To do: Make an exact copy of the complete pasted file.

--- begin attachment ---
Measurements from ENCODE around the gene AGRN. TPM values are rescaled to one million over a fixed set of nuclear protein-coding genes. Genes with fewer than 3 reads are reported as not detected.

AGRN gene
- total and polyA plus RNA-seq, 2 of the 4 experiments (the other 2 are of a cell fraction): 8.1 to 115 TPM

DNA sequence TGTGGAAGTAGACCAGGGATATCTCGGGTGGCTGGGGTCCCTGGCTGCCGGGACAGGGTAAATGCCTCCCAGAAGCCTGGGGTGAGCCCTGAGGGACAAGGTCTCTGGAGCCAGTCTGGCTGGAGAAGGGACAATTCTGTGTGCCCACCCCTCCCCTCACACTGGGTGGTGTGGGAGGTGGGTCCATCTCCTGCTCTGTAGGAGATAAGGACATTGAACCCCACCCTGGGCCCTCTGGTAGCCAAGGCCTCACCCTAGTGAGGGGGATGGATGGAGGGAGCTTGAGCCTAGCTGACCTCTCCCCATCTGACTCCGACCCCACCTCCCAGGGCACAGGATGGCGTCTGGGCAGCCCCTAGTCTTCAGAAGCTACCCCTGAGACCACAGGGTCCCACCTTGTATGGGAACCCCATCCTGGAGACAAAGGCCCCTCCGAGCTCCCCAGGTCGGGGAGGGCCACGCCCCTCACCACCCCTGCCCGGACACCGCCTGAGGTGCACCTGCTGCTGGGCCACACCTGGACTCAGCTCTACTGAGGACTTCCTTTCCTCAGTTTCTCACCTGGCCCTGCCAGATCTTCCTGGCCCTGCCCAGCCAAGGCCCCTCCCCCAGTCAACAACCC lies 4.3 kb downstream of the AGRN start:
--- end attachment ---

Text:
Measurements from ENCODE around the gene AGRN. TPM values are rescaled to one million over a fixed set of nuclear protein-coding genes. Genes with fewer than 3 reads are reported as not detected.

AGRN gene
- total and polyA plus RNA-seq, 2 of the 4 experiments (the other 2 are of a cell fraction): 8.1 to 115 TPM

DNA sequence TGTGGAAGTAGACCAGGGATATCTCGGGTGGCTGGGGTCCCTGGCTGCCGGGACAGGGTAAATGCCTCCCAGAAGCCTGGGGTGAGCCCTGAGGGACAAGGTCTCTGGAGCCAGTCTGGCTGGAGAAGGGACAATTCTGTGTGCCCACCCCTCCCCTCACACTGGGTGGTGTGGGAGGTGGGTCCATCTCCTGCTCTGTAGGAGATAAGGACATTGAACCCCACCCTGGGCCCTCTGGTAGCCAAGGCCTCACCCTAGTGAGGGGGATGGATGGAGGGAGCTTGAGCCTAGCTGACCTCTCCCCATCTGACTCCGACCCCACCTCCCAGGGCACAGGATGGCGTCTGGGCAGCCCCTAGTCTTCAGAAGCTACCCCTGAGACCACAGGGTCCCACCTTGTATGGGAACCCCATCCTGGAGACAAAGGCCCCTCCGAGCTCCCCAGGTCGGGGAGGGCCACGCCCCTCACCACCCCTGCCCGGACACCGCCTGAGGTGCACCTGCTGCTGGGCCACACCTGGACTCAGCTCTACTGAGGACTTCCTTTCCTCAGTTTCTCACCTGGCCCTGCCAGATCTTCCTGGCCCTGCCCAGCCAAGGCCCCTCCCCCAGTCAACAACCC lies 4.3 kb downstream of the AGRN start: